Hung parliaments give politicians the opportunity to wriggle out of manifesto commitments: "Coalition requires compromise. Neither party can achieve all that it promised in its manifesto and many of us are receiving letters from constituents upset that measures they voted for are not included in the coalition programme. There is a simple reason for that. The Conservative party did not win enough votes or seats to deliver all our manifesto pledges. The solution is not to blame coalition but to win more support next time. Meanwhile I believe the Gracious Speech represents not the lowest common denominator but the highest common factor between our two parties. Nevertheless, the dismay that many people feel about not getting what they thought they were voting for is a salutary warning about the dangers of coalitions. Should they become the norm rather than the exception, they could give parties an easy excuse for abandoning manifesto pledges and a temptation to make pledges they had little intention of keeping. Nothing could do more to undermine the accountability of parties to the electorate. I support this coalition because a hung Parliament makes it necessary, but I would not support changes to our voting system that would make hung Parliaments the norm, so although I will loyally vote to hold a referendum on changing the voting system, I will campaign vigorously against the alternative vote."

Political leaders need to listen more carefully to the voices beyond the metropolitan elite: "I particularly welcome the inclusion in the Gracious Speech of plans to introduce an annual limit on immigration. That was the issue raised most frequently on the doorstep. Concern about immigration itself was coupled with a dangerous feeling of resentment towards the political class who had overridden public opposition while silencing debate. As Gillian Duffy discovered, anyone who raises the issue is liable to be dismissed as a bigot. Why is it that when Prime Ministers leave their microphones on they reveal that they think anyone who raises contentious issues such as immigration or Europe is either a bigot or a bastard? The lesson my right hon. Friend should learn is not that he should take care to turn his microphone off, but that he should keep his receiver switch on to hear people's legitimate concerns, however unfashionable their views may be among the metropolitan intelligentsia."

Read Peter Lilley's full speech.

Tim Montgomerie

25 Mar 2010 19:05:33

Peter Lilley explains to the Commons how to reduce the deficit

Picture 14 In the first day of the Budget debate yesterday, former Cabinet Minister Peter Lilley made a contribution which set out a summary of the different approaches that could be taken to reducing the deficit. Here are edited highlights of his speech:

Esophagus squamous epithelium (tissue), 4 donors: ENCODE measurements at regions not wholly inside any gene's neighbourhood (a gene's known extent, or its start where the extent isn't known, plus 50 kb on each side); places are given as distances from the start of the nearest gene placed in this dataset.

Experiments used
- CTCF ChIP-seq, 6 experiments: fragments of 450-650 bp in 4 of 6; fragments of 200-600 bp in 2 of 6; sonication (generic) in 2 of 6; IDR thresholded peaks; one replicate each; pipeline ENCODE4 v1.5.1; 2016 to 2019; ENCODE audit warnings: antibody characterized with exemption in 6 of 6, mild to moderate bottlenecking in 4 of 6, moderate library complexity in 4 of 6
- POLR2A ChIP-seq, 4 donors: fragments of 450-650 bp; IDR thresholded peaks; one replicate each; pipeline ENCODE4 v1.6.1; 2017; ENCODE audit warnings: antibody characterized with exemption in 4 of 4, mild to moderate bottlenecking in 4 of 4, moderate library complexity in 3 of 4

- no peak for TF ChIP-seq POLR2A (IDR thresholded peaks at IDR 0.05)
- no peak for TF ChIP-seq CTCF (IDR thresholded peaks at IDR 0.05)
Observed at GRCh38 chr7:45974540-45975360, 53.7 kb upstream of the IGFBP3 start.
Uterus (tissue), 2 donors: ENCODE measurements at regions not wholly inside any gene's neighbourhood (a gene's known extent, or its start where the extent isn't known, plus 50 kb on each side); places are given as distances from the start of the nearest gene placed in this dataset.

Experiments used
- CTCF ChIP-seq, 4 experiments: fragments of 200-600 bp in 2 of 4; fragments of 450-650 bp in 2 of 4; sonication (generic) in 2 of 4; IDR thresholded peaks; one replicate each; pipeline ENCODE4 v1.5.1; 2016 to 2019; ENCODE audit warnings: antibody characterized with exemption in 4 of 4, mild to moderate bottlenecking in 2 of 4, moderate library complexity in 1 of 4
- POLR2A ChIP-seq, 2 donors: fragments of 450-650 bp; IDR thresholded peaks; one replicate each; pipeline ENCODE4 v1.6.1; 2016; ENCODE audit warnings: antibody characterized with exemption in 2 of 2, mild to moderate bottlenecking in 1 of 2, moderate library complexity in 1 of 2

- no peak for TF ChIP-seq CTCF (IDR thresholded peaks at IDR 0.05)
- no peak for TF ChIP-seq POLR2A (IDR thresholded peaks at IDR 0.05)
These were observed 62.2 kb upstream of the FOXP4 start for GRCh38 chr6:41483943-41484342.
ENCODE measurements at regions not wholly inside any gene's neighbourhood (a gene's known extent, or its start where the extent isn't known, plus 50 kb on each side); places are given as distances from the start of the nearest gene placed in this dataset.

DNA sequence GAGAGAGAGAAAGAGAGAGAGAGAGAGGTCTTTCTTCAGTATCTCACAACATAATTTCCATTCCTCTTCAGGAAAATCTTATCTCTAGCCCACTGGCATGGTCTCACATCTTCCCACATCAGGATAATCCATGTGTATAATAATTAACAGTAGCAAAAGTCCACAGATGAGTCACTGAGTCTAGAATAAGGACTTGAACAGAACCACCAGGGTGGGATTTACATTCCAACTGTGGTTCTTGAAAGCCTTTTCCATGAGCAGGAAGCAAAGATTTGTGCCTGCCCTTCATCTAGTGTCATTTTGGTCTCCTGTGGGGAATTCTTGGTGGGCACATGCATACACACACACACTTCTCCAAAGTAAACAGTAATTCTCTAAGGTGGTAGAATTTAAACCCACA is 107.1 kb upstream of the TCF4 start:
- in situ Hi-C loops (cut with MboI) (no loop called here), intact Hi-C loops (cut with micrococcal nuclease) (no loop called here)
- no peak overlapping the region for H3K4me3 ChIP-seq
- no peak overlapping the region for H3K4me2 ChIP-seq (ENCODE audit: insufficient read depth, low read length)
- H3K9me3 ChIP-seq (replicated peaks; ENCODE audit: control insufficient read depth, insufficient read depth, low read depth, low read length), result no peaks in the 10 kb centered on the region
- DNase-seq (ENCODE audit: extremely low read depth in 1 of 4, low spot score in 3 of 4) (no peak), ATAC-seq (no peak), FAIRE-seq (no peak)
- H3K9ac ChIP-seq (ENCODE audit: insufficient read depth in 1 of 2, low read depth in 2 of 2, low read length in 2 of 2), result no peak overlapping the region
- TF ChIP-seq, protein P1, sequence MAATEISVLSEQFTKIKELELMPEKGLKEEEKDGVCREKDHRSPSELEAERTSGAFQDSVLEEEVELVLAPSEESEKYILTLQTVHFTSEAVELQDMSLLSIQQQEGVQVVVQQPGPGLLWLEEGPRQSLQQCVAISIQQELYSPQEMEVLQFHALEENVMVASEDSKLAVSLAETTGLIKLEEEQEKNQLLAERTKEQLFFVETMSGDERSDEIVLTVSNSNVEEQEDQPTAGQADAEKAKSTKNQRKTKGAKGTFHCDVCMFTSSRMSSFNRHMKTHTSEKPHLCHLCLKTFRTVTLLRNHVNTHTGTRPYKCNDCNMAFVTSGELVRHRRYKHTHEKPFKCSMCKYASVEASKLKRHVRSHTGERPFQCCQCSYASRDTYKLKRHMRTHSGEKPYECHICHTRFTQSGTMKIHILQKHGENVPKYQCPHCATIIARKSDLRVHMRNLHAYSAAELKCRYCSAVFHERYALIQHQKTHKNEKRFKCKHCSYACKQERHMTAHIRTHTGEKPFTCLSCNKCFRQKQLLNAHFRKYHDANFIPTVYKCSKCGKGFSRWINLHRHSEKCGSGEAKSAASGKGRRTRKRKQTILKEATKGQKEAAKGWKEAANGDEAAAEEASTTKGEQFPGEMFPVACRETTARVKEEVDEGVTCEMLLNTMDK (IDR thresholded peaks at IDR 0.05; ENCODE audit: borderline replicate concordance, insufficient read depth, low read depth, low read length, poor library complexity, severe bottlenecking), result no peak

"There are only three ways to reduce the deficit. The first, and worst, is to raise taxes. The second, better, way is to cut spending. The best way is to encourage growth. Raising taxes might be unavoidable, but if we are elected to government, we will do all we can to avoid raising taxes.

"By contrast, raising taxes is the first choice of the present Government. They have already put up taxes today, stealthily and with little mention, by an extra £19 billion, as my right hon. Friend the Leader of the Opposition pointed out. That is a burden that we have already had to pay. When the Prime Minister was asked what action he had taken to reduce the deficit, the three measures that he mentioned were all tax increases."

"Better than raising taxes is cutting expenditure. Indeed, even the Labour Chancellor recognises that large reductions in spending are required, even with the higher taxes that they are proposing and those that they have already introduced. The Institute for Fiscal Studies has pointed out that, on the Government's own projections, they are set to undo almost all the increases in expenditure that they introduced over the first 10 to 12 years of the Labour Government."

Continue reading "Peter Lilley explains to the Commons how to reduce the deficit" »

27 Aug 2009 08:57:52

How quickly should new MPs become ministers?

Michael Brown has written a thought-provoking piece for The Independent.

One of his most interesting observations is this:

"Assuming a Tory victory with an overall working majority, Mr Cameron will be faced with a parliamentary party numbering 350, or thereabouts, of whom only just over 100 will be previously sitting MPs. By comparison, when Margaret Thatcher formed her first government in 1979 her party gained 62 seats from other parties, but she was able to choose widely, from over 250 re-elected MPs from the previous parliament, the 100 or so cabinet and junior ministers."

ConHome has already speculated about the return of the likes of Michael Howard, Peter Lilley, Malcolm Rifkind and John Redwood to the frontbench to give an inexperienced incoming government some weight.  Michael Brown implies that this might not be enough and he suggests that some new MPs might become ministers immediately.  He mentions Nick Boles as a candidate for instant promotion and cites the preecedent of one Harold Wilson:

"Attlee was faced with a similar situation when forming his 1945 government. He had no hesitation in asking the newly elected MP for Ormskirk, Harold Wilson, to become Parliamentary Secretary in the Ministry of Works.

Wilson made his maiden speech from the Treasury bench speaking for the government, as a minister, on the amenities and facilities for MPs. Within two years he had joined the cabinet at President of the Board of Trade. So who might be destined to repeat Wilson's achievement? Step forward Nicholas Boles, soon to be Tory MP for Grantham and Stamford, and who is now currently working for Mr Cameron's implementation team, preparing for government, in Tory HQ. Mr Boles may already be dreaming of the arrival of a ministerial limousine before he even makes his maiden speech."

My inclination is to believe that every new MP should be given some time getting used to the Commons before such elevation but Cameron may feel he does not have much choice.

Tim Montgomerie